Children ages 5 to 11 who participated in the Pfizer clinical trials had fewer side effects to COVID-19 vaccines than teens or adults. The most common side effect was a sore arm. Fewer side effects for younger children may relate to the lower dose for kids ages 5 to 11.

Other side effects reported during the clinical trial were fever, body aches and exhaustion. Side effects were more common after the second dose and went away within hours or a couple of days.

Are the COVID-19 vaccines for children ages 5 to 11 safe?

Yes. The vaccine clinical trial showed that the COVID-19 vaccine is safe and effective for children age 5 or older. The trial included 4,600 children, ages 5 to 11. Of those children, 3,100 received the vaccine and 1,538 received the placebo.

Trial results found that the vaccine was 90.7% effective in preventing COVID-19 infections in children ages 5 to 11. Among the children who received the vaccine, rather than the placebo, only three children got COVID-19. That infection rate compared with 16 COVID-19 infections among children who received the placebo. 

In addition to the clinical trial data, independent medical experts with both the FDA and the CDC researched and reviewed the Pfizer vaccine for children. A CDC advisory panel unanimously approved the Pfizer vaccine for children after determining it was both safe and effective.

Did any of the children in the study experience ‘adverse effects’ or serious health problems related to the vaccines?

No. None of the children in the study experienced any adverse effects that were related to the vaccines. A handful of children reported unrelated adverse effects, including one child who ingested a penny during the study.

What about myocarditis? I’ve heard that some teen boys and young men have gotten myocarditis after receiving COVID-19 vaccines. Is myocarditis a concern for children ages 5 to 11?

A very small percentage of teen boys and young men have experienced myocarditis or inflammation of the heart tissue after receiving mRNA vaccines like the Pfizer and Moderna COVID-19 shots

None of the children who participated in the Pfizer clinical trials for children ages 5 to 11 experienced myocarditis or pericarditis, which is swelling of tissues around the heart. CDC experts say too few children participated in the clinical trials to determine if any cases of myocarditis are likely to occur in young children.

CDC experts expect myocarditis and pericarditis cases to be very rare in children ages 5 to 11.  If any do occur, however, parents should report any adverse effects to the Vaccine Adverse Event Monitoring System.

Serious complications of COVID-19 illnesses are much more common than adverse effects from vaccines. Therefore, health experts strongly recommend COVID-19 vaccines. The benefits far outweigh any risks.

Can my child get a flu shot and a COVID-19 vaccine at the same time?

Yes. It’s fine for children to get their flu shots and COVID-19 vaccines at the same time. CDC experts are advising medical providers to give the shots in slightly different locations in the child’s arm. And, for children who don’t have a large muscle mass in their upper arms, medical providers can give the vaccines in the child’s thigh instead.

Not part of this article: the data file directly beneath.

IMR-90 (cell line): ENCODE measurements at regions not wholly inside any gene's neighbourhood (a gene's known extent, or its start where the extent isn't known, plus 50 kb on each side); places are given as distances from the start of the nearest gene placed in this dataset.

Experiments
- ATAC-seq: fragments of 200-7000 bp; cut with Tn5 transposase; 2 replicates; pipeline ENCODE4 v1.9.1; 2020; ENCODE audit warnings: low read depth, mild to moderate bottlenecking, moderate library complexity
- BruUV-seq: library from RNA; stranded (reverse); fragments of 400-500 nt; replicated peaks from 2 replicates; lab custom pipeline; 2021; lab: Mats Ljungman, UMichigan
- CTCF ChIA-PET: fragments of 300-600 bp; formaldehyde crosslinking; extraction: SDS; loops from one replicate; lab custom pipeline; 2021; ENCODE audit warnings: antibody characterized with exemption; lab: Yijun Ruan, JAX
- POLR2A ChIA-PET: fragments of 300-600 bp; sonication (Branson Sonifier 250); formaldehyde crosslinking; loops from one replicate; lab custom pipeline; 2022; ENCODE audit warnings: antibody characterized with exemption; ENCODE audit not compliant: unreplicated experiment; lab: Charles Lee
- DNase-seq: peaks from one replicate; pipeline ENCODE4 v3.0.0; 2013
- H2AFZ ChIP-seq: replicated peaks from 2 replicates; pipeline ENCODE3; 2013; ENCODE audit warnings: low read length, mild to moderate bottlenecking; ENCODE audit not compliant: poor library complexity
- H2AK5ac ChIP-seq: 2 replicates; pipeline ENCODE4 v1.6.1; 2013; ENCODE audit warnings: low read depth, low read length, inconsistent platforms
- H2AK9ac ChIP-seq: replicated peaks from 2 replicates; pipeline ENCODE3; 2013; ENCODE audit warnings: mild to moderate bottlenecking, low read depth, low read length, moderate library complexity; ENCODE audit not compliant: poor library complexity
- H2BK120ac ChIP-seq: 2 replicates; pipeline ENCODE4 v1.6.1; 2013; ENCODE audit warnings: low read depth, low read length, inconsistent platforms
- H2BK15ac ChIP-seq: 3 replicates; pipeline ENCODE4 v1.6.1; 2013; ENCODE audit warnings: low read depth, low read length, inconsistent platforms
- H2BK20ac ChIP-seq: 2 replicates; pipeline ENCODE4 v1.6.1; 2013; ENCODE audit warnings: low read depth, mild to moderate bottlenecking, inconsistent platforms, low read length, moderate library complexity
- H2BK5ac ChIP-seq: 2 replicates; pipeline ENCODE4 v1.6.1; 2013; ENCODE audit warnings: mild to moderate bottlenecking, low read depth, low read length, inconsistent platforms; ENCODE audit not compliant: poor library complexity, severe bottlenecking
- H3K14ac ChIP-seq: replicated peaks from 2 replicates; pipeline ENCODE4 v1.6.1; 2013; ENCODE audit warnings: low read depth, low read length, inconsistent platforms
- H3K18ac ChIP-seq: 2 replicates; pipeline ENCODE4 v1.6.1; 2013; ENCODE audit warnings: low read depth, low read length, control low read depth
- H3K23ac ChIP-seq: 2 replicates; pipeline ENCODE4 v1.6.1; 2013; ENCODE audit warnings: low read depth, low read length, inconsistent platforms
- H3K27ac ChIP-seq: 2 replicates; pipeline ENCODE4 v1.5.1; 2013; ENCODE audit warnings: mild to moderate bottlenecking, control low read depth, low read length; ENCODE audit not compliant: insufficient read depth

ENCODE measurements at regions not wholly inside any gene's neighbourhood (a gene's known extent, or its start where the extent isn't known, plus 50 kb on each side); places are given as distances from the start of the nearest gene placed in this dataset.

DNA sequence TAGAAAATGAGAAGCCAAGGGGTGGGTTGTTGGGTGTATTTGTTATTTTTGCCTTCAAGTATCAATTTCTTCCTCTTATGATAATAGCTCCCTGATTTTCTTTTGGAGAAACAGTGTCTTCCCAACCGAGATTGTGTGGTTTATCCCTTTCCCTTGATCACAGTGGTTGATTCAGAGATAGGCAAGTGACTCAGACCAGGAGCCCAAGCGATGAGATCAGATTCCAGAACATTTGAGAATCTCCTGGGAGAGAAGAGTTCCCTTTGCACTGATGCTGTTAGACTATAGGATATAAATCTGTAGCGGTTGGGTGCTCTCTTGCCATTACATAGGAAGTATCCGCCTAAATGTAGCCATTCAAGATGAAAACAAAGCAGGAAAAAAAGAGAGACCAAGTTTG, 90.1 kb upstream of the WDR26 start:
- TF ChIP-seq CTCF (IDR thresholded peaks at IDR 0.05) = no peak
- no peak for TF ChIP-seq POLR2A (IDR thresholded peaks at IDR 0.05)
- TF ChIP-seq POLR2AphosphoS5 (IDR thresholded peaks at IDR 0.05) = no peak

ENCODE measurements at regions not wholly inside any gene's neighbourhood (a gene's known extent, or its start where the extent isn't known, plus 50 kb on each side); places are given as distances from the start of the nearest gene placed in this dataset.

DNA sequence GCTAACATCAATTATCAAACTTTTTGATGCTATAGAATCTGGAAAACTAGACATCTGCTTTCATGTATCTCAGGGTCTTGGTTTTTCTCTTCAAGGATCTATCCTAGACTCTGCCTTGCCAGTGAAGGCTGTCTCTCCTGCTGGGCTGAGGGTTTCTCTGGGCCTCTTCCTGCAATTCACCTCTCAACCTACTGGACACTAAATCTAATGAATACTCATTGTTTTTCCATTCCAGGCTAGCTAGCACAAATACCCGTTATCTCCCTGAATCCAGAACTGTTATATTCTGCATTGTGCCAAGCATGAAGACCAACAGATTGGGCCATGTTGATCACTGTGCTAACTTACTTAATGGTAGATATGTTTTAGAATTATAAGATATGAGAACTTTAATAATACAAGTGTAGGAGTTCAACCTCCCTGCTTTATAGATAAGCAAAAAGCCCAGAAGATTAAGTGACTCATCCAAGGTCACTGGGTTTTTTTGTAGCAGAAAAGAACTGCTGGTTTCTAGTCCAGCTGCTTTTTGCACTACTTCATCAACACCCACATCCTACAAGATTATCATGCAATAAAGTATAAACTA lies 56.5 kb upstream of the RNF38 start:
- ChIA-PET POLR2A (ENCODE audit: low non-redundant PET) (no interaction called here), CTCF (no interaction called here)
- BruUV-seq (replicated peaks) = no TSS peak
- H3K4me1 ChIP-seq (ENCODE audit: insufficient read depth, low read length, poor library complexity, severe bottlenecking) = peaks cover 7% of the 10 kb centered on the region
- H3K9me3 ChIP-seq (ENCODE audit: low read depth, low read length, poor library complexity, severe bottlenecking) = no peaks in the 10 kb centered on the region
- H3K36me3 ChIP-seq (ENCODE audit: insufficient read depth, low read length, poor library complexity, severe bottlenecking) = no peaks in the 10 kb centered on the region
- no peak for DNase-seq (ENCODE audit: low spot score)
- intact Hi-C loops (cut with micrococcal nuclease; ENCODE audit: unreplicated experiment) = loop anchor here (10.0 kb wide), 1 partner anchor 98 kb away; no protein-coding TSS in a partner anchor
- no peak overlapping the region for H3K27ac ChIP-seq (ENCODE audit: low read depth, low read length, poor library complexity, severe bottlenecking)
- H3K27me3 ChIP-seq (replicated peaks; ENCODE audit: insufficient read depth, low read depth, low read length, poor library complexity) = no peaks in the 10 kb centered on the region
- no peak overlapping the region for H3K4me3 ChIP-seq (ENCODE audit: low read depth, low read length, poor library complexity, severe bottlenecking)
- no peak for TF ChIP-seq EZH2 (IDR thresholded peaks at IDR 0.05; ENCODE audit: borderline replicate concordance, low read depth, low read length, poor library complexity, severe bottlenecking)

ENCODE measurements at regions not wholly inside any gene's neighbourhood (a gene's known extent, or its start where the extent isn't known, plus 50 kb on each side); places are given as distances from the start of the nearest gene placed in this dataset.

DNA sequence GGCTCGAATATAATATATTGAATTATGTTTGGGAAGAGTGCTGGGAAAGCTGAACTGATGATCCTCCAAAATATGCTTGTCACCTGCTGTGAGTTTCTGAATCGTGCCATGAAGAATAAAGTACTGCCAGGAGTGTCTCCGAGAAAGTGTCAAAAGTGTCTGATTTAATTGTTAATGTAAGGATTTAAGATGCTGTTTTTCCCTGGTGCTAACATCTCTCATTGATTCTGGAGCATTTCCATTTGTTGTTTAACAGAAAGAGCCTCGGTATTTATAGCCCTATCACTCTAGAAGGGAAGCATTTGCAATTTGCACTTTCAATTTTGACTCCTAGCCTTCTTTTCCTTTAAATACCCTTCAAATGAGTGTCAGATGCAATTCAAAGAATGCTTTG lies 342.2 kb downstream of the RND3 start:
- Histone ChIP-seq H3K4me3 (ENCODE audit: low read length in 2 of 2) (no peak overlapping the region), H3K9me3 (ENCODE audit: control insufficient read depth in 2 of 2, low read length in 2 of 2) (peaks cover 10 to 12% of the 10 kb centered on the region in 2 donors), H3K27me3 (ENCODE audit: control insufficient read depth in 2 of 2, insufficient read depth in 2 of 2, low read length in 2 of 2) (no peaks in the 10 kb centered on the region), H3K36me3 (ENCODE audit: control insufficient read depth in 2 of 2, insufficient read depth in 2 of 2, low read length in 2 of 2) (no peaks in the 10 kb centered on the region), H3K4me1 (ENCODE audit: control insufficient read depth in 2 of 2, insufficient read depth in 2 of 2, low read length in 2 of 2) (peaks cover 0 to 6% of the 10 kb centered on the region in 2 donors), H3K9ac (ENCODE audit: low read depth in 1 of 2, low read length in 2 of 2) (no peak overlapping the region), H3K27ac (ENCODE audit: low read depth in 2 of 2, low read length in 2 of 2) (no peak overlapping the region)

How much do COVID-19 vaccines for children cost?

The COVID-19 vaccine for children is free, just like all COVID-19 vaccines.

Do children need a doctor’s order to get the vaccine?

No. Anyone age 5 or older can get a vaccine without a doctor’s order. Just make an appointment at a location where you wish to get your vaccine.

How should I prepare my child for a COVID-19 vaccine?

Both for adults and children, it’s great to stay hydrated before receiving a vaccine.

Follow these tips.

What if my child has needle phobia?

If your child is afraid of getting vaccines, you can get help to make it much easier for children to get vaccines. Learn more about how to reduce fears about needles.

Are Black and Hispanic children getting sicker from COVID-19?

It appears that children of color have gotten more severely ill from COVID-19 infections than other children. So far, among children who have been hospitalized with COVID-19, 68% have been Black or Hispanic, according to a recent study in Pediatrics. About two-thirds of hospitalized children with COVID-19 had underlying medical conditions including asthma and obesity.

Did the Pfizer clinical trial include children of color?

Yes, the researchers worked hard to include children from diverse backgrounds. Some participants also had underlying health conditions like asthma and obesity.

Do COVID-19 vaccines cause fertility problems immediately or later in life?

No. There is no evidence that COVID-19 vaccines cause problems for those trying to get pregnant now or for children or teens who someday may want to get pregnant. COVID-19 vaccines do not change the DNA or alter a person’s cells in any way.

About the author

Katie Kerwin McCrimmon is a proud Coloradan. She attended Colorado College thanks to a merit scholarship from the Boettcher Foundation and worked as a park ranger in Rocky Mountain National Park during summers in college.

Katie is a dedicated storyteller who loves getting to know UCHealth patients and providers and sharing their inspiring stories.

Katie spent years working as an award-winning journalist at the Rocky Mountain News and at an online health policy news site before joining UCHealth in 2017.

Katie and her husband, Cyrus — a Pulitzer Prize-winning photographer — have three adult children and love spending time in the Colorado mountains and traveling around the world.